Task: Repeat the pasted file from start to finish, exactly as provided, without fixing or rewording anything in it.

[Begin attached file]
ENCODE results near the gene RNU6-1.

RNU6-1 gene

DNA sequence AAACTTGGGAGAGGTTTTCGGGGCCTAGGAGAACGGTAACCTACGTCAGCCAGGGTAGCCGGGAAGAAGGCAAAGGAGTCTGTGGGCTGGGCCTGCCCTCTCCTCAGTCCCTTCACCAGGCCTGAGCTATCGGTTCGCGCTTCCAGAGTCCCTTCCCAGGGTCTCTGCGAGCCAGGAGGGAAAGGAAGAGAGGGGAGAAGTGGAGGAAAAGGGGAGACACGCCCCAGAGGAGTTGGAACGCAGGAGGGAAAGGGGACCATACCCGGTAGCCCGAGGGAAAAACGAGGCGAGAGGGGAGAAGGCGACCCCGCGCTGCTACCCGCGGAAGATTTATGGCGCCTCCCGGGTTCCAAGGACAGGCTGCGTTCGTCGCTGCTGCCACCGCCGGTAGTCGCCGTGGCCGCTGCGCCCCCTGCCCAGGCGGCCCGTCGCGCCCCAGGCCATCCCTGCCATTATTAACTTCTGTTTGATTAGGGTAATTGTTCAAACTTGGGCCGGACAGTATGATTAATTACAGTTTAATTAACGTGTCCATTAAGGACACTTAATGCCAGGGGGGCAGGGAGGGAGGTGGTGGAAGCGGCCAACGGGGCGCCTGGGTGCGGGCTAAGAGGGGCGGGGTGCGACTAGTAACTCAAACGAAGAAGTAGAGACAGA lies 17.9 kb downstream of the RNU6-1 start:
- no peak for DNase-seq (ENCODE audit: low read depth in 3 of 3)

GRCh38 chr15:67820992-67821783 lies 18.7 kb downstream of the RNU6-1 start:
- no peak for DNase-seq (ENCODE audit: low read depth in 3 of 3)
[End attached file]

ENCODE results near the gene RNU6-1.

RNU6-1 gene

DNA sequence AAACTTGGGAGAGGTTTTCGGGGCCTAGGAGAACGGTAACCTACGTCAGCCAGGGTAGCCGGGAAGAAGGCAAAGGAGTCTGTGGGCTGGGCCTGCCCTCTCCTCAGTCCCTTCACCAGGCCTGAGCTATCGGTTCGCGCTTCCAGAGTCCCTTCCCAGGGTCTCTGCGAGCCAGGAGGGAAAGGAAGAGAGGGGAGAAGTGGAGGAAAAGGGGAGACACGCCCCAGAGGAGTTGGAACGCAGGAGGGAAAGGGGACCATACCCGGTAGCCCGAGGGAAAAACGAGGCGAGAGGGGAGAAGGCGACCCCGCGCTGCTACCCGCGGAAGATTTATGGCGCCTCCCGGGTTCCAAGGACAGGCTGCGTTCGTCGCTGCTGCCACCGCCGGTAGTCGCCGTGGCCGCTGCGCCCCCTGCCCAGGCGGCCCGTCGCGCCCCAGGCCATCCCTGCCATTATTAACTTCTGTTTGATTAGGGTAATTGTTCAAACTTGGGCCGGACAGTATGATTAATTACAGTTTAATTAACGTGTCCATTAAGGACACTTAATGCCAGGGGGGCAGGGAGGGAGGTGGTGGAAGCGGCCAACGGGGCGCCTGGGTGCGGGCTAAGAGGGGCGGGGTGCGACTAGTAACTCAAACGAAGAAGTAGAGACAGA lies 17.9 kb downstream of the RNU6-1 start:
- no peak for DNase-seq (ENCODE audit: low read depth in 3 of 3)

GRCh38 chr15:67820992-67821783 lies 18.7 kb downstream of the RNU6-1 start:
- no peak for DNase-seq (ENCODE audit: low read depth in 3 of 3)